Novak Djokovic loving life after making history at Wimbledon

  • Oops!
    Something went wrong.
    Please try again later.
  • Oops!
    Something went wrong.
    Please try again later.
  • Oops!
    Something went wrong.
    Please try again later.
  • Oops!
    Something went wrong.
    Please try again later.
·5-min read
  • Oops!
    Something went wrong.
    Please try again later.
  • Oops!
    Something went wrong.
    Please try again later.
  • Oops!
    Something went wrong.
    Please try again later.
  • Oops!
    Something went wrong.
    Please try again later.

Novak Djokovic savoured his history-making achievements after defeating Matteo Berrettini in the Wimbledon final to equal Roger Federer and Rafael Nadal’s record of 20 grand slam titles.

Federer had 16 titles when Djokovic won his second in 2011 but over the last decade the Serbian has relentlessly hunted down his great rivals.

His hard-fought 6-7 (4) 6-4 6-4 6-3 success against Italian Berrettini, who acquitted himself very well in his first slam final, made him the first man since Rod Laver in 1969 to win the first three titles of the year, and the calendar Grand Slam is now well within reach.

To view this content, you'll need to update your privacy settings.
Please click here to do so.

Speaking on court, Djokovic, who made it six Wimbledon titles and three in a row, said: “I have to pay a great tribute to Rafa and Roger. They are legends of our sport. The two most important players I ever faced.

“They are the reason I am where I am today. They made me realise what I had to do to improve. The last 10 years has been an incredible journey that is not stopping here.”

Whether Djokovic will give himself the chance to become the first man to win the Golden Slam of the four major titles and Olympic singles gold in a year is up in the air, though, after he revealed he is reconsidering whether to play in Tokyo.

To view this content, you'll need to update your privacy settings.
Please click here to do so.

The decision not to allow any fans, plus tight restrictions on athletes, have prompted a rethink, with Djokovic saying: “My plan was always to go to the Olympic Games. But right now I’m a little bit divided. It’s kind of 50-50.”

This was Djokovic’s 30th slam final but never has so much been on the line, and nerves were very evident in his first two service games as he committed three double faults and struggled to elevate his second serve over 80mph.

But Berrettini, looking to become the first Italian to win a Wimbledon singles title, was also tight and Djokovic moved into a 5-2 lead.

To view this content, you'll need to update your privacy settings.
Please click here to do so.

He had a set point in the next game but Berrettini finally held after eight deuces and suddenly his big forehand began to fire.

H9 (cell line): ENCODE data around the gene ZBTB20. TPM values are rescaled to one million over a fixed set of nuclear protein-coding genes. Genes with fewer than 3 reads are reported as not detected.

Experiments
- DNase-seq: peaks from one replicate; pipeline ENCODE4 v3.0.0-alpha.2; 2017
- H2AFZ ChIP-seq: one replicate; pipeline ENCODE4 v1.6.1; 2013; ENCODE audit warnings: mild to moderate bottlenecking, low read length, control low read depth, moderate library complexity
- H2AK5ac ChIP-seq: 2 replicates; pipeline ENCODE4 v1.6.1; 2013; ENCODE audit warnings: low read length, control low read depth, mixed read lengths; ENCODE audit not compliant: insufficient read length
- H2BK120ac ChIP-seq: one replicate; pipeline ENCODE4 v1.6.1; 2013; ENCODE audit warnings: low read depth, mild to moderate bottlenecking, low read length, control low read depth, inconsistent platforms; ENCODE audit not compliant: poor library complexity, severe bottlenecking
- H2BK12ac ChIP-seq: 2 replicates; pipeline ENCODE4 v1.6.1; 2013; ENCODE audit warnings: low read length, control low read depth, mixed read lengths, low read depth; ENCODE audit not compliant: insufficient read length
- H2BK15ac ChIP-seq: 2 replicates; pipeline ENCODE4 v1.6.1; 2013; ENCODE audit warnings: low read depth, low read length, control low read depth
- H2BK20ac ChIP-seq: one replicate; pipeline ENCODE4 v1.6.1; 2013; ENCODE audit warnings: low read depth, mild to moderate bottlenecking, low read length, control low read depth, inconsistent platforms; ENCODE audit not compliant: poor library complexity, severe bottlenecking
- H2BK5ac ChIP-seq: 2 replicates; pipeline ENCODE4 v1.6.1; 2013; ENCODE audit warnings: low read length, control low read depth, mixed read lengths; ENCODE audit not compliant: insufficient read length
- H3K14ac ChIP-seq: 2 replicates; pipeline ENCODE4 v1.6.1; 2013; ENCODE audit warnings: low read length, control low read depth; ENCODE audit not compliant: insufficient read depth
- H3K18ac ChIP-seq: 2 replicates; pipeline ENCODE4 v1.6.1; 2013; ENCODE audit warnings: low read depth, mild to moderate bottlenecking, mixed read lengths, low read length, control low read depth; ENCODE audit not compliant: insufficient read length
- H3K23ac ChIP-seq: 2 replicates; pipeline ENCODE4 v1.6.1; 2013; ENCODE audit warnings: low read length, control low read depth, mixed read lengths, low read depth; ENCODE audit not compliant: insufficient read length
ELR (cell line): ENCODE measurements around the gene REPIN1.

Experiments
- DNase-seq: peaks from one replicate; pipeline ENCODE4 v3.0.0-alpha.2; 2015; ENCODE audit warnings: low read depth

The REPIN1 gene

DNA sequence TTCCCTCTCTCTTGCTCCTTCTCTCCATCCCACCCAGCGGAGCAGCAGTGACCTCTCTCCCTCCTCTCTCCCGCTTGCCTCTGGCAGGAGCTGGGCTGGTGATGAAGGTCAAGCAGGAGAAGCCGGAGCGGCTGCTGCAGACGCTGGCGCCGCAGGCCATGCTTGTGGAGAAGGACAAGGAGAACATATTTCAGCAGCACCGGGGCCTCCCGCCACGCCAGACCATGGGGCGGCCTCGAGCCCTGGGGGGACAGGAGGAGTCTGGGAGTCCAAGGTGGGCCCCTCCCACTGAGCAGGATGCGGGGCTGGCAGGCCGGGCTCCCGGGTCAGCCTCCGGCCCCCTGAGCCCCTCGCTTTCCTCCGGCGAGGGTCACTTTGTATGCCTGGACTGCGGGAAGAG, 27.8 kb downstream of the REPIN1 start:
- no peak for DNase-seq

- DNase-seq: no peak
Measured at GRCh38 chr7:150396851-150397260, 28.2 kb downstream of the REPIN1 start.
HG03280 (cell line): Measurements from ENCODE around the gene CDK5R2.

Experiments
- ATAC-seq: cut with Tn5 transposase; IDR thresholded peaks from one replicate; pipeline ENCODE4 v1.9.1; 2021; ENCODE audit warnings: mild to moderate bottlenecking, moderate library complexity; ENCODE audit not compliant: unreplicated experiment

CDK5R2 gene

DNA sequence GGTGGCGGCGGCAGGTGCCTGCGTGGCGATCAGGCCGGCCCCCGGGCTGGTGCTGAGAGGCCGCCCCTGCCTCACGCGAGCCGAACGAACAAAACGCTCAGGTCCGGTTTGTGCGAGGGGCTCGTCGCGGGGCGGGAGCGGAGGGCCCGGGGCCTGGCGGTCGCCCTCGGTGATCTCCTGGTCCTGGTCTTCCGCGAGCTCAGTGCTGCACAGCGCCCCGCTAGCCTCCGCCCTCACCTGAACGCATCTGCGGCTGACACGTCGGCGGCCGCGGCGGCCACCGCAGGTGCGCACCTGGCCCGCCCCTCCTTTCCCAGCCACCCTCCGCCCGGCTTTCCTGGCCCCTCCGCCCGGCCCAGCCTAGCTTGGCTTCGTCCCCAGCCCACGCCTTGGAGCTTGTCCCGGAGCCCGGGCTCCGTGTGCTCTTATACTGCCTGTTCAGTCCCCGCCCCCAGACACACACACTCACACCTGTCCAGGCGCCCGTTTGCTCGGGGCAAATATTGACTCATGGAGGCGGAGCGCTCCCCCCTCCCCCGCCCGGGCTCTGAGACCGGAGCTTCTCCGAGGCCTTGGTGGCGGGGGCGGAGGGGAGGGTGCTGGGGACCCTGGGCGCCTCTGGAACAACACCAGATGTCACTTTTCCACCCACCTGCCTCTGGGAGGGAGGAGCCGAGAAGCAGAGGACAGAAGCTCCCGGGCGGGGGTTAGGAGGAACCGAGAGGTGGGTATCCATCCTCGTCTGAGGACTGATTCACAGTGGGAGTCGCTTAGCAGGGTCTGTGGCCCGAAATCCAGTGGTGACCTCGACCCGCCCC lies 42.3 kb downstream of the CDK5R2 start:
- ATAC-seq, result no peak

The seventh seed broke back and then played a brilliant tie-break. He thumped his forehand, caught Djokovic out with the speed of his movement, and took his first set point with a 138mph ace.

Djokovic responded like a champion, winning the first four games of the second set, but again he could not serve it out and then saw Berrettini save three set points before finally levelling the contest.

Novak Djokovic celebrates winning Wimbledon for a sixth time
Novak Djokovic celebrates winning Wimbledon for a sixth time (Peter Nicholls/PA)

The crowd were fully into the match, alternating chants of ‘Matteo’ and ‘Nole’ ringing around Centre Court and giving Marija Cicak, the first woman to umpire a Wimbledon men’s singles final, a few difficult moments.

There were more of those for Djokovic in the third and fourth sets, too, but he has made a career of winning the important points and so it was again here.

The 34-year-old admitted he was affected by nerves, saying: “I did feel before the semis and also the final today slightly different emotions in terms of expectations, the tension build-up, because history is on the line.

  • Novak Djokovic - 20

  • Roger Federer - 20

  • Rafael Nadal - 20

  • Pete Sampras - 14

  • Roy Emerson - 12

“I’m aware of it, even though I was trying not to think about it too much, trying to approach this match as any other match. Sometimes the things are so big off the court that it’s hard to avoid them in a way.

“I think after the first set was done, I just felt relief. Obviously it was not great that I lost the first set, but on the other hand I just felt like I just wanted to get this first set over with so I could start to swing through the ball and play the way I want to play.”

Federer has not won a slam title since the Australian Open in 2018, while Nadal was unable to maintain his stronghold of Roland Garros against the Djokovic surge this year.

“I feel like I’m probably the most complete that I’ve been as a player right now in my entire career,” said Djokovic.

To view this content, you'll need to update your privacy settings.
Please click here to do so.

“I consider myself the best and I believe that I am the best, otherwise I wouldn’t be talking confidently about winning slams and making history.”

Berrettini went into the match on an 11-match winning streak after lifting the title at Queen’s Club, and he leaves London not just dreaming but believing.

The 25-year-old said: “I’m disappointed, I’m p****d because I lost, because I think I didn’t play my best match, but I have to say it’s thanks to Novak in a way that he made me play in this way. That’s why he’s one of the best ever. Congrats to him.

“Obviously for me it’s been an unbelievable two weeks. But I know that I can do it. I know that I can win this title. I’m not sure if I’m going to do it, but I know I can do it. So that’s what I’m going to do in the next weeks, in the next months and years: try to lift the trophy.”

Our goal is to create a safe and engaging place for users to connect over interests and passions. In order to improve our community experience, we are temporarily suspending article commenting